Poetry Issue 15

   Issue #17 : July-December 2012

Aditi Machado



      Lucia is older than me, though not by much. I see her nearly every
      day. Her hair is very short—like small thorns, if you touch it.

      Lucia rides horses. She likes to lean forward on a still horse, her
      breasts against its neck, and smell its cool, long hair.

      Sometimes I am in the horse shed with her, pressing myself against a
      wall. Once in the next room there was a dog in labor.

      Why do women give birth?

      Lucia had a singular childhood. That’s like saying she went to school
      in Italy.

      Everyone says Lucia looks like her grandmother, a great beauty. I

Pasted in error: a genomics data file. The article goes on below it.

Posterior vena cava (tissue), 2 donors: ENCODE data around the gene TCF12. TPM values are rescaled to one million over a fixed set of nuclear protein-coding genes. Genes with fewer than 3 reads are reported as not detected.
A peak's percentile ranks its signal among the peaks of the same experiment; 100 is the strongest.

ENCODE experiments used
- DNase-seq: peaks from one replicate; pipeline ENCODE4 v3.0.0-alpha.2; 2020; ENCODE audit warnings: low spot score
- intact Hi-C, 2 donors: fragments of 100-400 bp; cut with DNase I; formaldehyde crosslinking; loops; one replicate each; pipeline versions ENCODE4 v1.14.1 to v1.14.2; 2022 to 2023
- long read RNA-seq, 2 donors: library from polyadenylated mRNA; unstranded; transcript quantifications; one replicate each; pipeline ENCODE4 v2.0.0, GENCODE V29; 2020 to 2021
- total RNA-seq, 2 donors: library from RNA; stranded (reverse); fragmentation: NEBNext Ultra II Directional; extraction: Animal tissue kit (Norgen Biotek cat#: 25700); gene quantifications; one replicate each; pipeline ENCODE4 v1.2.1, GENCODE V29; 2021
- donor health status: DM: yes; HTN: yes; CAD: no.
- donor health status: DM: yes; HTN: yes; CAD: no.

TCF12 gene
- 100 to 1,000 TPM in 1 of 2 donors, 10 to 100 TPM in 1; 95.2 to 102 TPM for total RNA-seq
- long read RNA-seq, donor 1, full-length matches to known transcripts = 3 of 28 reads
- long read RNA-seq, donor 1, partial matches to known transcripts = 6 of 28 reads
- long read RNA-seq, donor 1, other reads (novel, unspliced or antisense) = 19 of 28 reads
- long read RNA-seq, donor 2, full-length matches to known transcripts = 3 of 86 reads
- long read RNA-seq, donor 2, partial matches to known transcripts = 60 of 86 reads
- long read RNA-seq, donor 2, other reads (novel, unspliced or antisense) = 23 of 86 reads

met her once. She had a big horn on her face.

      Lucia taught me to ride a bicycle. I broke my knee. Try kneeling on
      a broken knee.

      Lucia’s father is very wealthy. She once tried to convince me he
      owned all the horse sheds in the world.

      But I love Lucia, I love her. She is like a sister to me. My mother
      won’t let me have her, because my mother is a saint.

      My mother had the thickest hair. She is all gone now and she was so

      Sometimes Lucia gets off her horse and hands me a lump of sugar.
      Once I went to lick it off her hand, but she let it fall at my feet.

      Every day the women in my life fail me, even in their most glorious
      and beautiful perfumes.


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